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Watching “Total Recall” and “The Dark Knight Rises” within a couple of days raises interesting questions. I got entangled in an argument about whether or not either of the two is “better”, and realized that this is not as easy as it sounds. At the end of the day, I do not agree that “Total Recall” is the better films, but it can be said that it is – provided you feel a certain taste for this – the more honest and less pretentious, maybe all in all more entertaining piece of action cinema. Of course it is interesting to watch Christopher Nolan fail with his efforts to bring seriousness and maturity into comics originally made for children (come on, no point to argue…), but it’s also a bit of a drag, and especially in the recent “Rises” installment a failed attempt, in my opinion. “Total Recall” is not pretentious, it is just straightforward production design meets kick-ass action.

As I am officially an old person, I always felt the comparison with the more light-hearted, at the time more innovative and certainly more grueling original Verhoeven movie end of up in me deducting points. If you go to see it with a bunch of people who have never seen that original camp masterpiece, however, you can get an experience of unadulterated joy and amusement. They like the sets stolen from Blade Runner, and those flying flat cars stolen from that film I cannot remember right now (I, Robot, I think), and they think that Collin Farell is awesome cute (that’s me thinking this, actually). While I felt a slight and increasing boredom the louder and more unrelenting the action sequences grew in the third act (car chases… who needs car chases, honestly?!), the younger audience was glued to the screen and the popcorn munching grew more frantic with every explosion.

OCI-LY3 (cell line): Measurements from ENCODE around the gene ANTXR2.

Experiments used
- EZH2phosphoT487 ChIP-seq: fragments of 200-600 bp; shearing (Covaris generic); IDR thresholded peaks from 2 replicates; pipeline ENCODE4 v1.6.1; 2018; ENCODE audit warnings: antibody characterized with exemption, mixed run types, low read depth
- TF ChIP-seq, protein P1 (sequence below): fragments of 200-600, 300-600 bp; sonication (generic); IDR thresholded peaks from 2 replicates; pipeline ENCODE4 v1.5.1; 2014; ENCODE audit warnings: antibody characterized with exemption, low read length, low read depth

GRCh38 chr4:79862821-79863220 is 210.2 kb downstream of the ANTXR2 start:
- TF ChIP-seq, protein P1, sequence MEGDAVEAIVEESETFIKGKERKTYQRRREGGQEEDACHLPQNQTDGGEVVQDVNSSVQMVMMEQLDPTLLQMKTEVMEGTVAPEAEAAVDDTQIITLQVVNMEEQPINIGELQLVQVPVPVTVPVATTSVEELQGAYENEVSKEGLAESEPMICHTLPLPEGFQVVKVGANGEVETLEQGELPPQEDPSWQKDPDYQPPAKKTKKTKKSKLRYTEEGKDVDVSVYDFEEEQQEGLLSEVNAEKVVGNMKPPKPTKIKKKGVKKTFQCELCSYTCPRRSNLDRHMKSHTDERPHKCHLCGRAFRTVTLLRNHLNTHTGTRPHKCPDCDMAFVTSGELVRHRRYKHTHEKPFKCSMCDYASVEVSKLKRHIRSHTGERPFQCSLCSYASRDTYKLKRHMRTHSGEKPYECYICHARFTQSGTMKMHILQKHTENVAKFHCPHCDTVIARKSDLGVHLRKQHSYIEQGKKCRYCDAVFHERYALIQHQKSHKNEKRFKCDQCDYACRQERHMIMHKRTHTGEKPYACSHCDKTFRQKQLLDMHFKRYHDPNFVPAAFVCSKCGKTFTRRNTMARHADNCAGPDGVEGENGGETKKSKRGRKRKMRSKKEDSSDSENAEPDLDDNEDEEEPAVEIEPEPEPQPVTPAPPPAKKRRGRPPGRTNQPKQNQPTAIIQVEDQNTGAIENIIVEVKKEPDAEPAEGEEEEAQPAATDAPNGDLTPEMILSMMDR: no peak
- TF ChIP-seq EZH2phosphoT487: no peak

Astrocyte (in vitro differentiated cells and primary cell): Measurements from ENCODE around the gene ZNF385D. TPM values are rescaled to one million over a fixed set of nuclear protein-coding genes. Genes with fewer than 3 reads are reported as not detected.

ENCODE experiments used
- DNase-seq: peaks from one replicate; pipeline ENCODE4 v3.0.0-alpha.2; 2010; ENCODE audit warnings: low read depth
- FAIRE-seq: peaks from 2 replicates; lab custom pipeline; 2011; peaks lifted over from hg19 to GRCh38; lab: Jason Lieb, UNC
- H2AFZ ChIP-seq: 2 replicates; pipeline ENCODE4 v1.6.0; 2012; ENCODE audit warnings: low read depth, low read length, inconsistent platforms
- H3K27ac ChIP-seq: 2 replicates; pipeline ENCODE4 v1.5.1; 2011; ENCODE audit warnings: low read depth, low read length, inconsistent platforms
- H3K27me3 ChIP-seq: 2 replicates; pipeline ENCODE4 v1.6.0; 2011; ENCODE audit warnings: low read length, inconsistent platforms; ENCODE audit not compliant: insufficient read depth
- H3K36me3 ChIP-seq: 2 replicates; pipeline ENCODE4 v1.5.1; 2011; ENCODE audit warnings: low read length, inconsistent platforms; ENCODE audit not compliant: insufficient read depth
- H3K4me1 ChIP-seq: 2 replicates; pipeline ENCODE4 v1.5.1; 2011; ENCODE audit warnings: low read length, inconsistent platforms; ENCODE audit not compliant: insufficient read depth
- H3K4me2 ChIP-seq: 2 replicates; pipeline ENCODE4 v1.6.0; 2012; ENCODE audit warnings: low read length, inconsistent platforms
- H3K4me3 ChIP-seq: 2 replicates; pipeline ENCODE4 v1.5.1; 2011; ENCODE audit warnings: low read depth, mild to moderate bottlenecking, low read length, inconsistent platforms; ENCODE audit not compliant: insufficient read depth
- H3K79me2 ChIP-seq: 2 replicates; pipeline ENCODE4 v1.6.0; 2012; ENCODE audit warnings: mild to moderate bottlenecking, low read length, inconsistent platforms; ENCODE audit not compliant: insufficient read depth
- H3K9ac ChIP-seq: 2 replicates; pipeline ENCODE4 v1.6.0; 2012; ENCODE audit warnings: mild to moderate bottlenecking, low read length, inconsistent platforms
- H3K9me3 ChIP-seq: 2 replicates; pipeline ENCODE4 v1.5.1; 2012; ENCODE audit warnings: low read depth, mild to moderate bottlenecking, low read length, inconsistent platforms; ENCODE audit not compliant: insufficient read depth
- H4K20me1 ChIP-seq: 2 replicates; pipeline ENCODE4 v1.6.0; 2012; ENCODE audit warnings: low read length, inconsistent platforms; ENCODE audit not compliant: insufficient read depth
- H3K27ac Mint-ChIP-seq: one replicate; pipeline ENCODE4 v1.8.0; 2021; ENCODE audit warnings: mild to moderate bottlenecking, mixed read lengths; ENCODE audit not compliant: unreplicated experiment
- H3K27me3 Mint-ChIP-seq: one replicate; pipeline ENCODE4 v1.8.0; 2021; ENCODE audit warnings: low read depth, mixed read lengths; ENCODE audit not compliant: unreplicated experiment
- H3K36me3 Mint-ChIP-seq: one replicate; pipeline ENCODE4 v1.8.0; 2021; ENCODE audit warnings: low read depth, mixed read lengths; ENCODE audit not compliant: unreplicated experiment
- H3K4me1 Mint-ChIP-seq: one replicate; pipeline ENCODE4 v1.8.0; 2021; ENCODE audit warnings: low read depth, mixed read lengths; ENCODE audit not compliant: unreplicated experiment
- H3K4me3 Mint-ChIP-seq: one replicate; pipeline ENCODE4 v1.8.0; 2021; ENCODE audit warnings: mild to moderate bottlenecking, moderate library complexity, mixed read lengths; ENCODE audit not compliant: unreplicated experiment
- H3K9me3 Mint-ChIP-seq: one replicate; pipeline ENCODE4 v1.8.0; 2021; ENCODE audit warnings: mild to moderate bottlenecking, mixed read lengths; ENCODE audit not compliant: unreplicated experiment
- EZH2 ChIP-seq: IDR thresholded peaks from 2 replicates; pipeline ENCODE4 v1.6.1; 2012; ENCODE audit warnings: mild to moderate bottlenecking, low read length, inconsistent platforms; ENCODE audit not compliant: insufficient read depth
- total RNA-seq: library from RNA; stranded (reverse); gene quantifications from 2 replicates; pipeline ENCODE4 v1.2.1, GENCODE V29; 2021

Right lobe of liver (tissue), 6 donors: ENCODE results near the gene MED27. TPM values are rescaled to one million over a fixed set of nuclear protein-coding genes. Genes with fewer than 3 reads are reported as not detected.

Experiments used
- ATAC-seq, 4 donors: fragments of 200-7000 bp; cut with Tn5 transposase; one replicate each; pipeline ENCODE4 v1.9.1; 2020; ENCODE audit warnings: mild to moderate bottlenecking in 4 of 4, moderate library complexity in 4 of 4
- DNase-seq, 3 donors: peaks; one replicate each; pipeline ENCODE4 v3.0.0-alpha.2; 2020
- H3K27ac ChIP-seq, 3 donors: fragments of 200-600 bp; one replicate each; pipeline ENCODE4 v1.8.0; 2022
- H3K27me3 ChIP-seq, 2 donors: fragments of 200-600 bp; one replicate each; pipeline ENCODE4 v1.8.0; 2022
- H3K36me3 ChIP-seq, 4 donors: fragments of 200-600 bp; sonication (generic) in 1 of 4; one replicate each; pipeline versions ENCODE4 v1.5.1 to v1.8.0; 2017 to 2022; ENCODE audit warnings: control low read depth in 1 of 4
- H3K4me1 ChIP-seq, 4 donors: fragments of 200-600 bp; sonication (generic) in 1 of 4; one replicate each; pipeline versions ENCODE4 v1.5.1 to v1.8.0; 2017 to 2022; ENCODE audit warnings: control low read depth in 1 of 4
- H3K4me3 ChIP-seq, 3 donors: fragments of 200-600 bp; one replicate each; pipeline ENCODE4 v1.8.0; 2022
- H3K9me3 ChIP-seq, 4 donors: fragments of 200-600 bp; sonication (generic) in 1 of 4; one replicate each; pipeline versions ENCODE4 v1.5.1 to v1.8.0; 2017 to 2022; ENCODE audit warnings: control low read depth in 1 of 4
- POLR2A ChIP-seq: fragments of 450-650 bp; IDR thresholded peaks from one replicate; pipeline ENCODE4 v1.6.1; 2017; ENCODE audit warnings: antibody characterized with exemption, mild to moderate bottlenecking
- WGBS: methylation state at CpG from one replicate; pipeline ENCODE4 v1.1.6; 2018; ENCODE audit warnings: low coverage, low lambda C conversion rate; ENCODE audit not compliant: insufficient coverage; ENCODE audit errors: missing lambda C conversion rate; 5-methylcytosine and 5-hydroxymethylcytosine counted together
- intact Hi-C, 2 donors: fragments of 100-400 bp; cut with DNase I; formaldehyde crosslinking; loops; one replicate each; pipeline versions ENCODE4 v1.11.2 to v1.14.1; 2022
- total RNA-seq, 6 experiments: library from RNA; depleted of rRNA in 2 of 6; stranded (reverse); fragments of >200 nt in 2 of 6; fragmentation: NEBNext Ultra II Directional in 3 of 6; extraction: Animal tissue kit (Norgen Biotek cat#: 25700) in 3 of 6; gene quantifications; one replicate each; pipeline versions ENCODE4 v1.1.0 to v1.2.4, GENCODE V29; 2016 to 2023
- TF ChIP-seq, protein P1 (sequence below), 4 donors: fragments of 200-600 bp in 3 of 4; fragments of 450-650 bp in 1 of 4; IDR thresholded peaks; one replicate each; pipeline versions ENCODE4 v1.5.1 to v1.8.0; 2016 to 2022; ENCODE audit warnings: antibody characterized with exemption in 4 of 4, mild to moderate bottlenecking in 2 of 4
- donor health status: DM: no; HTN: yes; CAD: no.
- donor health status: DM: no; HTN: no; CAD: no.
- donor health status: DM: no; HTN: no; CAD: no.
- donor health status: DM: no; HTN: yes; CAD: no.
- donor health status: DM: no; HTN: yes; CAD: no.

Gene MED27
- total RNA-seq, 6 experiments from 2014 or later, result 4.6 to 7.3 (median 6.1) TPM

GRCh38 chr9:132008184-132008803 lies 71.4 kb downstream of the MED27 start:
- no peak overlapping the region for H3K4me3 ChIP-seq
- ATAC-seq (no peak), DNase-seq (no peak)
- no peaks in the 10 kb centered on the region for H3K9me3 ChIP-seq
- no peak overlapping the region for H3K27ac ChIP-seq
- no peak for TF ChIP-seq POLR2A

I get it: people find it very hard to follow the twisted aesthetic and narrative mind of both Philip K. Dick and Paul Verhoeven – I would still guess that having a large-scale re-release of the old film would have had the same effect on the audience. This one is a bit too soft, too straightforward, too well crafted in some ways, it lacks the stunning originality and the dark humour of the original and only in very few moments acknowledges its roots. When it does, it does so cleverly, however, watch the scene when Quaid / Hauser gets through the security check and you will be happy to seen an old girlfriend.

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